The FTC exists to enforce regulations that “prevent business practices that are anticompetitive or deceptive or unfair to consumers; enhance informed consumer choice and public understanding of the competitive process; and accomplish this without unduly burdening legitimate business activity.”
The FTC released some specific guidance in Dec 2015 regarding native advertising. The FTC recognizes that native advertising has become a core part of monetization on the modern web, and has taken steps to make their overarching principles applicable to the new advertising model.
With regard to native advertising, the FTC’s guidance relates primarily to consumer perception and understanding. With this guidance, the FTC is seeking to make sure consumers understand the relationship between the publisher, advertiser, and content author.
Sharethrough firmly supports this guidance and has always sought to make clear and prominent disclosure (including working with the FTC directly over the years). Clear and honest disclosure underpins the longevity of the native ad market. An ecosystem built around consumer understanding sets up a paradigm in which marketers continue to strive to create content that users truly want to read, watch, and share.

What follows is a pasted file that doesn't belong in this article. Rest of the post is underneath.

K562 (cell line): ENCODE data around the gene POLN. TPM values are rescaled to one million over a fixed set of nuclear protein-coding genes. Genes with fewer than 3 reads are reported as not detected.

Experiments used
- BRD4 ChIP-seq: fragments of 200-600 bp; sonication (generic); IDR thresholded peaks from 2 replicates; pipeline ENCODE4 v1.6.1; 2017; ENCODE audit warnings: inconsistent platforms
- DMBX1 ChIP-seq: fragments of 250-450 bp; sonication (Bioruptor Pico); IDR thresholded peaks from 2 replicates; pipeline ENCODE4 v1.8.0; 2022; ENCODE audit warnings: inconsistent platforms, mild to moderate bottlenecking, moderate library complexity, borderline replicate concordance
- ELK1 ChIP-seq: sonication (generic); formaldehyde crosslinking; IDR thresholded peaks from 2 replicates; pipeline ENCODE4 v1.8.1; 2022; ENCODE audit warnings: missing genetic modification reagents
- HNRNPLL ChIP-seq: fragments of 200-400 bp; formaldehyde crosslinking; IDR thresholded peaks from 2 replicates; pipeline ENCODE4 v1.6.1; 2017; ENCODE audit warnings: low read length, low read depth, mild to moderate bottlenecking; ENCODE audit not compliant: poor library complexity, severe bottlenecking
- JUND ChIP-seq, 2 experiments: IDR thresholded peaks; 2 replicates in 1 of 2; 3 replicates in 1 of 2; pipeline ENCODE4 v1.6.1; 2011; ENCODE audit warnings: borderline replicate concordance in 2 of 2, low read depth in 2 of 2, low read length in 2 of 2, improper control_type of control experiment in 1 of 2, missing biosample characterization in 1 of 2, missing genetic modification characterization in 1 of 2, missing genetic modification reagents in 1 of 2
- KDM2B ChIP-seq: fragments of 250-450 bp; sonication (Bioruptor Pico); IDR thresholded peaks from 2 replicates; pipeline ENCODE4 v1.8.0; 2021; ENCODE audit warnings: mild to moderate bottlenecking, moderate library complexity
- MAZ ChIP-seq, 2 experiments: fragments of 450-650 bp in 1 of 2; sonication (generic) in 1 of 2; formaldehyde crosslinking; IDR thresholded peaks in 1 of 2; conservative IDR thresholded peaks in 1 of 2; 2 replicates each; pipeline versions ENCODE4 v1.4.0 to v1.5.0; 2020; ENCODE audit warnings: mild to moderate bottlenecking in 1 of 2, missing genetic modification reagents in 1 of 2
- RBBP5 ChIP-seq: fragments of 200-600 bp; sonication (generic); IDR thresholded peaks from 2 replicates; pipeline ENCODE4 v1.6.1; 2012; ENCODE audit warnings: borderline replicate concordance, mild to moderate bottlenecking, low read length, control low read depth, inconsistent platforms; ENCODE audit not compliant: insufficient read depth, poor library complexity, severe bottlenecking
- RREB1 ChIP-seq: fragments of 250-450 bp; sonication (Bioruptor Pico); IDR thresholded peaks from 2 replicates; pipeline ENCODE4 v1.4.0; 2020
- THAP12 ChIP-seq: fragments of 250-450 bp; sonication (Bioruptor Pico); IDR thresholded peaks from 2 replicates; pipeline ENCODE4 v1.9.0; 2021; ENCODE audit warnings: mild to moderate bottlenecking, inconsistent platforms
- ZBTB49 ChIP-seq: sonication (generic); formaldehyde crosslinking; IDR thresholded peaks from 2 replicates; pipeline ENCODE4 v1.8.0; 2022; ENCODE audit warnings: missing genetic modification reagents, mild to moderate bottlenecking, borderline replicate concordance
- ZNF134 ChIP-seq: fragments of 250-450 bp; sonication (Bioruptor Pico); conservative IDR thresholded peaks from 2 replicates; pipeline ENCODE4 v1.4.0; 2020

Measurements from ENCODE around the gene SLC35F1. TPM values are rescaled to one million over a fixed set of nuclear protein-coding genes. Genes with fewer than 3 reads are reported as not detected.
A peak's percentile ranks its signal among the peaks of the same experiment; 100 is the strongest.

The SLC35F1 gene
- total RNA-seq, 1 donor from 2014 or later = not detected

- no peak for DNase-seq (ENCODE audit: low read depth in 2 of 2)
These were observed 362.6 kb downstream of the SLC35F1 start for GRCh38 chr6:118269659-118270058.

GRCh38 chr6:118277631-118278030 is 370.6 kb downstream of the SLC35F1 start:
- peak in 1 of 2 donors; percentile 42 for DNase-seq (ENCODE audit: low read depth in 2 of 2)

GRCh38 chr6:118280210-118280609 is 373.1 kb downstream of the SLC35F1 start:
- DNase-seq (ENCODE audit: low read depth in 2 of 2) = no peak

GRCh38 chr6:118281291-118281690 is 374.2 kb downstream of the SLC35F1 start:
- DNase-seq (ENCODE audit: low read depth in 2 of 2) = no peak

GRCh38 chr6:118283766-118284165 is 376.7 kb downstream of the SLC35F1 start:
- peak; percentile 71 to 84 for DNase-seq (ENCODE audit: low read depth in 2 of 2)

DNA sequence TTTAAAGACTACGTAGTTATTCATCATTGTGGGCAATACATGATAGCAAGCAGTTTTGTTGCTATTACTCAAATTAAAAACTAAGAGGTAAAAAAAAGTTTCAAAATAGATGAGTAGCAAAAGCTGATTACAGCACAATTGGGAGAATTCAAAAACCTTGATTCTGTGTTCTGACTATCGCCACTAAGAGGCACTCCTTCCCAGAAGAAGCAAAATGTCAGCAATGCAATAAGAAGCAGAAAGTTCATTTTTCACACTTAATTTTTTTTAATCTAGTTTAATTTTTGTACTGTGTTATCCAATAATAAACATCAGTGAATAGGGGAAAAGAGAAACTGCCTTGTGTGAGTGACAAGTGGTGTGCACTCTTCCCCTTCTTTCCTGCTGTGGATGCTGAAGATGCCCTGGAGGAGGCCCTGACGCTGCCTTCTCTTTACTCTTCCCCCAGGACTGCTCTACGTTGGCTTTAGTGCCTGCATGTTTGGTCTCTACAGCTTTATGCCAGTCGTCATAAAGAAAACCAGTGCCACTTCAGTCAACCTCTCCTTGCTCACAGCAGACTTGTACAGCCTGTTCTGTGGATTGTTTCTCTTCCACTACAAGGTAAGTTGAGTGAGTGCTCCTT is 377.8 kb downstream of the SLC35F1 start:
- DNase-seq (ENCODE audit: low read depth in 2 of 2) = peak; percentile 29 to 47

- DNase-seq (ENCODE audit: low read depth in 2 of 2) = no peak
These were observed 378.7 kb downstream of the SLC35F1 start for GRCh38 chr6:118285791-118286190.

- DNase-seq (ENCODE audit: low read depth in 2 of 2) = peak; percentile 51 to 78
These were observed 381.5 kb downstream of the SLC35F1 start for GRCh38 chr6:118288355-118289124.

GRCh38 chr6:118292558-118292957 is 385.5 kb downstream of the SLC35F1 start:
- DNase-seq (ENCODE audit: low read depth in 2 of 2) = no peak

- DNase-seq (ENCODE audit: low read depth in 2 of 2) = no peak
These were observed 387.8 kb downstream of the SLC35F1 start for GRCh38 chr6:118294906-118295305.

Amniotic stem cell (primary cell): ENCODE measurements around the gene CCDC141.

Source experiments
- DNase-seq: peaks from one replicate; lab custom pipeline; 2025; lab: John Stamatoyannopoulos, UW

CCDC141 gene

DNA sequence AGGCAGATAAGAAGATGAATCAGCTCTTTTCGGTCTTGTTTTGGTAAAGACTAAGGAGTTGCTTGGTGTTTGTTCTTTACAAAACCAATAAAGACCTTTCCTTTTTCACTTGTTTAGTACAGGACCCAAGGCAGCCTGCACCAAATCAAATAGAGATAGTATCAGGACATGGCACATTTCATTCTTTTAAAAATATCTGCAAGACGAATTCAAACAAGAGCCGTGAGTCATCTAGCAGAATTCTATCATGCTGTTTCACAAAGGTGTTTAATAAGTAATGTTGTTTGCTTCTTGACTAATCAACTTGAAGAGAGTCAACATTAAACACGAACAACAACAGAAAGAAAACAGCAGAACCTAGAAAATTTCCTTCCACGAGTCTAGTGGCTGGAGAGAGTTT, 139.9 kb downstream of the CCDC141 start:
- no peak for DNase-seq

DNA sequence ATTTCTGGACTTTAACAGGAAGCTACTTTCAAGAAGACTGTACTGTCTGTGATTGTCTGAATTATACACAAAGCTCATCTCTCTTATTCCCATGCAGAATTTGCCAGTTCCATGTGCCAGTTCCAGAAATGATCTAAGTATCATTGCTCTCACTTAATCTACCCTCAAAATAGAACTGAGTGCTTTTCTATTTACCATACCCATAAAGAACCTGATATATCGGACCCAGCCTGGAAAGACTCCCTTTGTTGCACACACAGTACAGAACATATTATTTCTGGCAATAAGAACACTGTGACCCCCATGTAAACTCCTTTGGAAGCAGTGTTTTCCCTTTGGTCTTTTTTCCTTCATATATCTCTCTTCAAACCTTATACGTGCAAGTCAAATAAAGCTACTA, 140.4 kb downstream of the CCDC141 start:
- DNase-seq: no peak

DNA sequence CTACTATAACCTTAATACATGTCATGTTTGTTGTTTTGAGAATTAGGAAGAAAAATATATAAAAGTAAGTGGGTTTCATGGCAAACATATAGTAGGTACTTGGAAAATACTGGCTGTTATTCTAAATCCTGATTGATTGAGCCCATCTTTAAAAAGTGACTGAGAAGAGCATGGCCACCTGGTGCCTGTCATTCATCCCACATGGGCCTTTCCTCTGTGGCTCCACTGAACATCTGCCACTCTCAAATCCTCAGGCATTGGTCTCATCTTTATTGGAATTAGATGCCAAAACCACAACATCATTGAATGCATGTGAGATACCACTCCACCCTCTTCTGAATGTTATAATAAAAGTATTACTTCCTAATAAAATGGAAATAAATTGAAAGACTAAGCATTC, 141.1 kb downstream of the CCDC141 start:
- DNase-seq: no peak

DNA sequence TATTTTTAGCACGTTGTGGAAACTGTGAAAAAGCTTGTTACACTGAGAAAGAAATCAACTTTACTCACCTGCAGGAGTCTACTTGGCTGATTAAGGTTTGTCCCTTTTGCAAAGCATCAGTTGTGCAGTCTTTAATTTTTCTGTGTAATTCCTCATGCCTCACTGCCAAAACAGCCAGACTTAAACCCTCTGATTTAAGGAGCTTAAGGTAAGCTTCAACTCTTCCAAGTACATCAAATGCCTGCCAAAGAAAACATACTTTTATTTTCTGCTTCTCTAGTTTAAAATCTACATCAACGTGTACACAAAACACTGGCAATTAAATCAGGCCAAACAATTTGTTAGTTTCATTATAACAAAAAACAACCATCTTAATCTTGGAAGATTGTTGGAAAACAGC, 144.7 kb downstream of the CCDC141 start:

While the native ad industry in general is all over the map here, with many having a shocking lack of disclosure, Sharethrough leads the charge and has had clear brand disclosures from the outset, as illustrated in Sharethrough’s ad designs and standards.
Enforces a policy that all placements have a disclosure clause
Maintains the following best practice recommendations and defaults, among others:
Ad units are distinguished by a background color shade
Disclosure visually precedes the bulk of the ad unit, and in particular should be above the headline
Enforces that the disclosure clause consistently contains the word Advertise (or a variant thereof) and the name of the brand on ALL placements - this is not configurable by publishers for third-party-sold ads (via both Sharethrough direct-sales and third-party RTB sales) that Sharethrough delivers to the publisher.
Publishers are allowed to adjust the disclosure on direct-sold campaigns where they can decide which term most appropriately and clearly communicates to the consumer - for these ads Sharethrough is not involved in the advertiser/publisher relationship and disclosure decisions.